Banyan made two killer catches and a ton of solid defensive plays in his flag football game this morning. It was a gorgeous day and he was full of joy.
The boys played outside most of the afternoon while I ran errands. Sarah and Lilye are back in town for the Downtown Sarasota Art Festival. At the end of the day, we all reconvened at our house, then headed south for a gorgeous, delicious pre-Valentine’s Day dinner courtesy of Kathy and Gana. It was a lovely evening, complete with a private ukulele concert by my niece. We are surrounded by blessings constantly.
Benjamin asked when he would be done taking his medicine today. We reminded him (May 4, 2018). He asked if he would be “done-done,” as in, nothing more to do. We told him he’d have to take blood tests periodically, and pay attention to his health and his organs a little more closely than most folks. But essentially, yes, he’d be “done-done.” We suggested he talk to Coach Steve about this. His coach is a three time childhood cancer survivor who has been cancer free for more than twenty years. It would be an interesting question to ask.
Benjamin’s body is changing so much. I look at photographs from before his diagnosis, through the evolution of medicines he took last year, to now, when steroids pulse through him every month. The effects of the steroids don’t just linger while he’s taking him. They stick around, and make their presence known at unpredictable times. Sweat, redness of the face, puffiness, hunger, leg pain, impulsiveness, fatigue. These things come and go. We’re getting used to them.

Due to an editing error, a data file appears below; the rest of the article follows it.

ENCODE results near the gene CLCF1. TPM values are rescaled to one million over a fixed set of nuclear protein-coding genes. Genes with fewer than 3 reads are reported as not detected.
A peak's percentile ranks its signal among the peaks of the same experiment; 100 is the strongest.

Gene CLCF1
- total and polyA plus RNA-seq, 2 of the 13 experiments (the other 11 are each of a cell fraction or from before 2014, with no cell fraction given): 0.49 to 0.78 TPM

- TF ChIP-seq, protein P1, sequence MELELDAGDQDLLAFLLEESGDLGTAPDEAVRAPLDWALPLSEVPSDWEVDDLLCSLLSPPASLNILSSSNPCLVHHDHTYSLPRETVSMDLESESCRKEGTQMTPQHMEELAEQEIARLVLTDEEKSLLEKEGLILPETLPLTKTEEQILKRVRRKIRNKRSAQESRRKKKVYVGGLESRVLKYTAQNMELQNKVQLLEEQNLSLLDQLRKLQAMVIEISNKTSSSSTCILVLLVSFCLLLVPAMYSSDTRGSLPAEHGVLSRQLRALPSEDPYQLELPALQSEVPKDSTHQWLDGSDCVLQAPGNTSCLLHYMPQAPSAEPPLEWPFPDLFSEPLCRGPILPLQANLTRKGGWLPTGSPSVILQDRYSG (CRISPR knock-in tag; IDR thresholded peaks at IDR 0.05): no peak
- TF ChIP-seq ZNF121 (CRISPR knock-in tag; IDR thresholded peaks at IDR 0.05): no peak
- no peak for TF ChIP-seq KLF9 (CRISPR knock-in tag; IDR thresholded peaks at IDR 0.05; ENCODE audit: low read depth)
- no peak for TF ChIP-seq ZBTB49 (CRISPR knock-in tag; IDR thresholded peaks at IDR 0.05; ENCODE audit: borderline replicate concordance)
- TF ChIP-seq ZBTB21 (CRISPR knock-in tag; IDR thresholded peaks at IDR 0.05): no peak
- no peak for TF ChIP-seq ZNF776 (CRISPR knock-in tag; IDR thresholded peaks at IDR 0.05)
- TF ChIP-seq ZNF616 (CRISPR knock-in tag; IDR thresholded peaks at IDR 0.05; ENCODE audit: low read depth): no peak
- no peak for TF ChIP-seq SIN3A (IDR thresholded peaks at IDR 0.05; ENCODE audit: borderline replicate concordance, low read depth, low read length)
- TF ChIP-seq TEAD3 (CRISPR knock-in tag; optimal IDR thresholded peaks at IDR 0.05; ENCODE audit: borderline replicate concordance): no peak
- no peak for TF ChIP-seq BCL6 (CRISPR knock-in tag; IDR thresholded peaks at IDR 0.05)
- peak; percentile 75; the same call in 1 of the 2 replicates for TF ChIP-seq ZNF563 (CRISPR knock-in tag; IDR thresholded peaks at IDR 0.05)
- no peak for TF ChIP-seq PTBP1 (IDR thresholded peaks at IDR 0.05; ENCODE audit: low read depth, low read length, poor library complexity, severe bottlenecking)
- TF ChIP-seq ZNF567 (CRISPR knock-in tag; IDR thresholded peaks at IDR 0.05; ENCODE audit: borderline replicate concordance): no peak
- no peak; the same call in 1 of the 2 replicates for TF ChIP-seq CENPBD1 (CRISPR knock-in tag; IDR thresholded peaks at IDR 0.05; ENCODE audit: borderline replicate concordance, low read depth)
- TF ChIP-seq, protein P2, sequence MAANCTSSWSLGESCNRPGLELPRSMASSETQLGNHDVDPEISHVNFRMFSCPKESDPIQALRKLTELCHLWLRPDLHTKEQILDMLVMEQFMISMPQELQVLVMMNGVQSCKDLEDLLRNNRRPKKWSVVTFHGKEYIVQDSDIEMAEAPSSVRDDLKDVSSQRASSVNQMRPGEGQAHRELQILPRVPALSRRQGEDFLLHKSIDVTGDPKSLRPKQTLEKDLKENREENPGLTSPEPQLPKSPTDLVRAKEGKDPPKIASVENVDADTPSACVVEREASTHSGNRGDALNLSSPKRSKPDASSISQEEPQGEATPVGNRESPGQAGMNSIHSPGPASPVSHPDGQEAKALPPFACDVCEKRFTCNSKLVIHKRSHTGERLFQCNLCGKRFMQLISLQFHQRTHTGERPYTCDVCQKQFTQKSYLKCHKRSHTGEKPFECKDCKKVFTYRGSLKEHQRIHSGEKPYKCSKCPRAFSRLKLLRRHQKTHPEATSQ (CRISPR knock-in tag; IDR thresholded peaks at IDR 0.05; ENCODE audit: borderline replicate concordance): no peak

I filled Benjamin’s pill box today and noticed that two of his medicine bottles had “extra” pills in them. For the first time since his oral chemo began, I questioned myself. My sister was right there, echoing the logical voice in my head: You know you didn’t miss any doses. Still, those extra pills messed with me. I got out the calendar and calculated the pills based on the prescription date. Sure enough, Dr. Grana had written enough to cover us through Tuesday, even though that’s the day we will return to All Children’s and refill the medicines. One extra dose each. It was a relief, but more of an affirmation–You aren’t screwing this up. You didn’t forget.
Tomorrow night we will take the boys to go see their Great Uncle Bill play with his band at their concert up in Tampa. This is a big deal to me. The last time they came to town, Benjamin was in the hospital. This time, we wouldn’t miss it for the world.